Thursday, January 26, 2012

Important: The Sandown Charrette finally arrives – your chance to have a say on Sandown!

The “enquiry by design” had been expected to take place before the end of 2011 but nothing ever happened but finally the community have their chance to have a say on what they want to see happen on the Sandown lands. Oor Sandy is quoted in a Highland Council press release published on Monday:

“Convener Sandy Park said: “I am delighted that Jim Mackinnon, the Chief Planner for Scotland, has agreed to chair the opening sessions on Monday 30 January. I would like to encourage as many Nairn people as possible to attend the process at some point and have their say on this important future development.”
So we have a sort of planning “top gun” to help us sort out a brief for Sandown. Hopefully the community will indeed turn out in large numbers for this important event. Plenty of us have had a gurn or two in the past over the Council’s previous way of going about things at Sandown now that we have the chance to make a few proposals ourselves it will be interesting to see how many folk do attend.

The Charrette could do with a bit more publicity however, there was a brief mention in the Nairnshire on the 17th but the Council’s press release on Monday must have come in too late for the Leopold Street Thunderer. There was no advert in the Nairnshire either so it has been a little difficult for the citizenry to be aware of this event that has been mooted for some considerable time now. It kicks off on Monday night in the Courthouse and according to the Press Release:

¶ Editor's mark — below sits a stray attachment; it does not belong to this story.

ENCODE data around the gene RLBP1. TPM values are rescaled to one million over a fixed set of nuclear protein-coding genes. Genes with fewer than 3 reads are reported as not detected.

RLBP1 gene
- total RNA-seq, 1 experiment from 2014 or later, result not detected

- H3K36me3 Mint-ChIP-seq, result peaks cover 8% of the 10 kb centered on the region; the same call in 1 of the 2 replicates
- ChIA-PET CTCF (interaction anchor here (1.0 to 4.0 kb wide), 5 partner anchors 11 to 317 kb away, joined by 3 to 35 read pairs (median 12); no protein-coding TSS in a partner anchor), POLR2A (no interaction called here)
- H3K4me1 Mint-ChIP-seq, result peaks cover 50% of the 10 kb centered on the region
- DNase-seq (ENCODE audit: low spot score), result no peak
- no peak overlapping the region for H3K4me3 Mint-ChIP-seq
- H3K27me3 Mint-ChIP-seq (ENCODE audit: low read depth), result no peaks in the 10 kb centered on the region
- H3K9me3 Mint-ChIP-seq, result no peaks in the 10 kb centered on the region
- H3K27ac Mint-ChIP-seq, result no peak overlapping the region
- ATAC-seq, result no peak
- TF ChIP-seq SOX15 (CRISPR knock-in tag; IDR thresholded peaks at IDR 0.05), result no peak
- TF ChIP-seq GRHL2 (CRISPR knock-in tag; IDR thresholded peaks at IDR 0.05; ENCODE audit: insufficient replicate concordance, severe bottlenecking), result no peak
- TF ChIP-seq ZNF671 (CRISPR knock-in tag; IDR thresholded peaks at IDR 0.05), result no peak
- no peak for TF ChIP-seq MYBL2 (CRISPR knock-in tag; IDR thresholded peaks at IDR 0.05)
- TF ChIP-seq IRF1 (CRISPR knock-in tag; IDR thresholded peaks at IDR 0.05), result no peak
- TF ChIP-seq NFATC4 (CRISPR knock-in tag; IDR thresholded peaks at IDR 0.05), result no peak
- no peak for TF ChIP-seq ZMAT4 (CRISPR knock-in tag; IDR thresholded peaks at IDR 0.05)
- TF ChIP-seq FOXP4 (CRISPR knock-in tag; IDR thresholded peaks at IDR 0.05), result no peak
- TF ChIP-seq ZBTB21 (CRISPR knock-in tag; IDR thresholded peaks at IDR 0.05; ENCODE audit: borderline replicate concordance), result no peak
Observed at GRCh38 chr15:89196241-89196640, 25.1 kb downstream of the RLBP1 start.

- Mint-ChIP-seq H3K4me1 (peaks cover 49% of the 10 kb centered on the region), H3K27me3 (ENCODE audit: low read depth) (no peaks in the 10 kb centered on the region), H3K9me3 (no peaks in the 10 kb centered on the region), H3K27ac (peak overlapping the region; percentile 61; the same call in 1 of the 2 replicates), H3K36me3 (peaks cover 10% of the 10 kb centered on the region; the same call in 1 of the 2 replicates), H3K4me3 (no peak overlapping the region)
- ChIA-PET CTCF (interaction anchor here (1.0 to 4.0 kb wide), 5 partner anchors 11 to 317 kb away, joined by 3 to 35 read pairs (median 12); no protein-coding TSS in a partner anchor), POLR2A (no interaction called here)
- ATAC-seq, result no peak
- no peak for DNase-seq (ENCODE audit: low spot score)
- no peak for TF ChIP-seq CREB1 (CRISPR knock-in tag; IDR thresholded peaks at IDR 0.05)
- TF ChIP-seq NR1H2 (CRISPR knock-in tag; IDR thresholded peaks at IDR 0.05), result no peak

“The charrette will commence with a launch evening at 7pm on Monday 30th January at the Courthouse, Nairn which will be chaired by Jim McKinnon, Chief Planner at The Scottish Government. The Convener of the Council, Councillor Sandy Park, will be in attendance alongside the Chairman of the Council’s Planning, Environment and Development Committee, Councillor Ian Ross. Also in attendance will be Nairn Councillors Provost Laurie Fraser, Graham Marsden and Liz MacDonald as well as Council and Scottish Government officials.”

There then follows three days of various topics which you can slip in and out of as you wish. The Gurn has obtained a copy of the Charrette programme and you can see the schedule of events here. Something for everybody there, if you have any views why not get along to one of the sessions.

One group who will be making significant representations will be the Nairn Allotment Society. The group has had approval for 38 allotments next to the existing site at Sandown and has a waiting list that will fill the new plots immediately. The NAS have accessed European LEADER funding too. Community groups participating in the second phase of the Sandown plots also have applications in for funding. The group is slightly anxious that the previous postponements and any possible further delays in the outcome of the charrette may impact on the funding packages as, although they enjoy the active and willing support of the local councillors, they now have to go through the charrette process too. Part of the strength of our community and what makes Nairn such a nice place to live are the many active groups and societies that do so much for the town and surrounding area. Some experts believe that this kind of voluntary and social activity has a spin off in creating confidence in a community and thus economic growth.